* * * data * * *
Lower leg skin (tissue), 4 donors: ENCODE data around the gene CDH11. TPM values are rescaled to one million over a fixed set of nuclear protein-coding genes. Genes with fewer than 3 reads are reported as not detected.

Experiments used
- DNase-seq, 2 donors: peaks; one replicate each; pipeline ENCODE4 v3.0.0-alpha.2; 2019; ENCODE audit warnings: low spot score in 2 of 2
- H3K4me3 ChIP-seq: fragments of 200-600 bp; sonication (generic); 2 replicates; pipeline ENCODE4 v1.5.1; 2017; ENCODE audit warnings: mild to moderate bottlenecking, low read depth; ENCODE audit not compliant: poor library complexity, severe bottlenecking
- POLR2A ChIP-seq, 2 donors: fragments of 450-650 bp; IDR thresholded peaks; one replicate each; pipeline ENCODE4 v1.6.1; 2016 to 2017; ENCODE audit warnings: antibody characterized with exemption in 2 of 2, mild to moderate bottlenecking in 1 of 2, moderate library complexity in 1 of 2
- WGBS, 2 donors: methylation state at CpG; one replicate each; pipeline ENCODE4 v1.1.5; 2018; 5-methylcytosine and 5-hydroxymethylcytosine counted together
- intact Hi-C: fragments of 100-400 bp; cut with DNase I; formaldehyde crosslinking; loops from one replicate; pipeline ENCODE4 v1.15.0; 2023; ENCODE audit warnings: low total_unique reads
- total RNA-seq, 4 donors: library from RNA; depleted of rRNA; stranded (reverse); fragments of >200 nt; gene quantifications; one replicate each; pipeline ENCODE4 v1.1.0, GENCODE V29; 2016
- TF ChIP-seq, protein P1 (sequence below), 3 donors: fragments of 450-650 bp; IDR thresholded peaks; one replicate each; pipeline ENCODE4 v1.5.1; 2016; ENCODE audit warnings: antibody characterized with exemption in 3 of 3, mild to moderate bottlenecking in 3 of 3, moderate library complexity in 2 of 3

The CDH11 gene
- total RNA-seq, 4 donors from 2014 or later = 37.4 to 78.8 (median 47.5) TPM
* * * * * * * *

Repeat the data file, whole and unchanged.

Lower leg skin (tissue), 4 donors: ENCODE data around the gene CDH11. TPM values are rescaled to one million over a fixed set of nuclear protein-coding genes. Genes with fewer than 3 reads are reported as not detected.

Experiments used
- DNase-seq, 2 donors: peaks; one replicate each; pipeline ENCODE4 v3.0.0-alpha.2; 2019; ENCODE audit warnings: low spot score in 2 of 2
- H3K4me3 ChIP-seq: fragments of 200-600 bp; sonication (generic); 2 replicates; pipeline ENCODE4 v1.5.1; 2017; ENCODE audit warnings: mild to moderate bottlenecking, low read depth; ENCODE audit not compliant: poor library complexity, severe bottlenecking
- POLR2A ChIP-seq, 2 donors: fragments of 450-650 bp; IDR thresholded peaks; one replicate each; pipeline ENCODE4 v1.6.1; 2016 to 2017; ENCODE audit warnings: antibody characterized with exemption in 2 of 2, mild to moderate bottlenecking in 1 of 2, moderate library complexity in 1 of 2
- WGBS, 2 donors: methylation state at CpG; one replicate each; pipeline ENCODE4 v1.1.5; 2018; 5-methylcytosine and 5-hydroxymethylcytosine counted together
- intact Hi-C: fragments of 100-400 bp; cut with DNase I; formaldehyde crosslinking; loops from one replicate; pipeline ENCODE4 v1.15.0; 2023; ENCODE audit warnings: low total_unique reads
- total RNA-seq, 4 donors: library from RNA; depleted of rRNA; stranded (reverse); fragments of >200 nt; gene quantifications; one replicate each; pipeline ENCODE4 v1.1.0, GENCODE V29; 2016
- TF ChIP-seq, protein P1 (sequence below), 3 donors: fragments of 450-650 bp; IDR thresholded peaks; one replicate each; pipeline ENCODE4 v1.5.1; 2016; ENCODE audit warnings: antibody characterized with exemption in 3 of 3, mild to moderate bottlenecking in 3 of 3, moderate library complexity in 2 of 3

The CDH11 gene
- total RNA-seq, 4 donors from 2014 or later = 37.4 to 78.8 (median 47.5) TPM